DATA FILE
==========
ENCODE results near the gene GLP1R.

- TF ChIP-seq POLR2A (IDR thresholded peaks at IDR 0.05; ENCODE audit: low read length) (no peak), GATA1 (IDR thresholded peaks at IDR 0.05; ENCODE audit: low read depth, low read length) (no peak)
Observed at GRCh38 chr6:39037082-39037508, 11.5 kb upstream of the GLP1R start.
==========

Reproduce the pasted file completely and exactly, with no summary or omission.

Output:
ENCODE results near the gene GLP1R.

- TF ChIP-seq POLR2A (IDR thresholded peaks at IDR 0.05; ENCODE audit: low read length) (no peak), GATA1 (IDR thresholded peaks at IDR 0.05; ENCODE audit: low read depth, low read length) (no peak)
Observed at GRCh38 chr6:39037082-39037508, 11.5 kb upstream of the GLP1R start.